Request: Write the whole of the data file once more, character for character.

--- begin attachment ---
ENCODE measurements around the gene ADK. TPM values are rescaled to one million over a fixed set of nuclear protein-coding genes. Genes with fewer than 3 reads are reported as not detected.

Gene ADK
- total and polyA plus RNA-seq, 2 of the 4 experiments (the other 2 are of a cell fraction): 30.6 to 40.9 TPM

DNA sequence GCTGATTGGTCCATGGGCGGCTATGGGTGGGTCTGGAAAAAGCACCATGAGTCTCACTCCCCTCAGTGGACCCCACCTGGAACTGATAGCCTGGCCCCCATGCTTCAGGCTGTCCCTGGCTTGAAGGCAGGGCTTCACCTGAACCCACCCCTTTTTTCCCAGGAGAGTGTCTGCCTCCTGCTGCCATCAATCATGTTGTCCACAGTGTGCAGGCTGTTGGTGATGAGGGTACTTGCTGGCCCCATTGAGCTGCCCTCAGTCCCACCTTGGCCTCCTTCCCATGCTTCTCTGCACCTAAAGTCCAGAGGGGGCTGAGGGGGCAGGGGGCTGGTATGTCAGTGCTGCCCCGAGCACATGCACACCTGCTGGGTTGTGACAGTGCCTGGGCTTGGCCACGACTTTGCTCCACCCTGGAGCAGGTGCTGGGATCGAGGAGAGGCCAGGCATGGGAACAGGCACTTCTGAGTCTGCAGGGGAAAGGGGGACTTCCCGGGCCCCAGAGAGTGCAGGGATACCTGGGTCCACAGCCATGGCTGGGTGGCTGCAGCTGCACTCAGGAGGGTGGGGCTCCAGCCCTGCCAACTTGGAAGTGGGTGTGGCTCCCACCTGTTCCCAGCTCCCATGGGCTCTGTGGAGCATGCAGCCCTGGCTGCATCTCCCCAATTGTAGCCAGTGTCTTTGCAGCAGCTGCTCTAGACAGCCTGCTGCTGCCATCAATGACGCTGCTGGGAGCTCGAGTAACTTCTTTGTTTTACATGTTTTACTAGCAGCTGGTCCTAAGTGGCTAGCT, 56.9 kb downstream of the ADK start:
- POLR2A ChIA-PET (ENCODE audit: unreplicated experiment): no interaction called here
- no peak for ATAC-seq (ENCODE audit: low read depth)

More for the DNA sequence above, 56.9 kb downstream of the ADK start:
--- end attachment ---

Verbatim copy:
ENCODE measurements around the gene ADK. TPM values are rescaled to one million over a fixed set of nuclear protein-coding genes. Genes with fewer than 3 reads are reported as not detected.

Gene ADK
- total and polyA plus RNA-seq, 2 of the 4 experiments (the other 2 are of a cell fraction): 30.6 to 40.9 TPM

DNA sequence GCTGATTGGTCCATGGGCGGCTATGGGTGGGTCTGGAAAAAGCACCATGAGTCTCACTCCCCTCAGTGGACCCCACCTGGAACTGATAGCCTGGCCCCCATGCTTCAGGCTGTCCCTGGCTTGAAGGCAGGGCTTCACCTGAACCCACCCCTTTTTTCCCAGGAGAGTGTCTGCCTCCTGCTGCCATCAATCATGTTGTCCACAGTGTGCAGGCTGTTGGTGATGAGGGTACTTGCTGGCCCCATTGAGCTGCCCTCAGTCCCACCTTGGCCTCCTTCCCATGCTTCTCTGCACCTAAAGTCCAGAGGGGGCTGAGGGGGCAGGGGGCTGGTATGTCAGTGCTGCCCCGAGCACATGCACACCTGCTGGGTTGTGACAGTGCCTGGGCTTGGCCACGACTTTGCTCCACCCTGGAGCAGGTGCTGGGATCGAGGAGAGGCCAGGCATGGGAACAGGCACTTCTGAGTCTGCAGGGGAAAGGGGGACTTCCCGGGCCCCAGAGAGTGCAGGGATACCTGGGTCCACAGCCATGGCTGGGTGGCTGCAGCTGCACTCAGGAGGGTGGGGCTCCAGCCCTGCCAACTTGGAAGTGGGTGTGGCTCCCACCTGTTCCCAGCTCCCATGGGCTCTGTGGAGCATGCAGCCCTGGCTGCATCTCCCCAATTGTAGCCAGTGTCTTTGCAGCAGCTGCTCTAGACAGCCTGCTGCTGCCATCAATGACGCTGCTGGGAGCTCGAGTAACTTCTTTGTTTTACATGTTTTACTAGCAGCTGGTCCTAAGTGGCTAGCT, 56.9 kb downstream of the ADK start:
- POLR2A ChIA-PET (ENCODE audit: unreplicated experiment): no interaction called here
- no peak for ATAC-seq (ENCODE audit: low read depth)

More for the DNA sequence above, 56.9 kb downstream of the ADK start: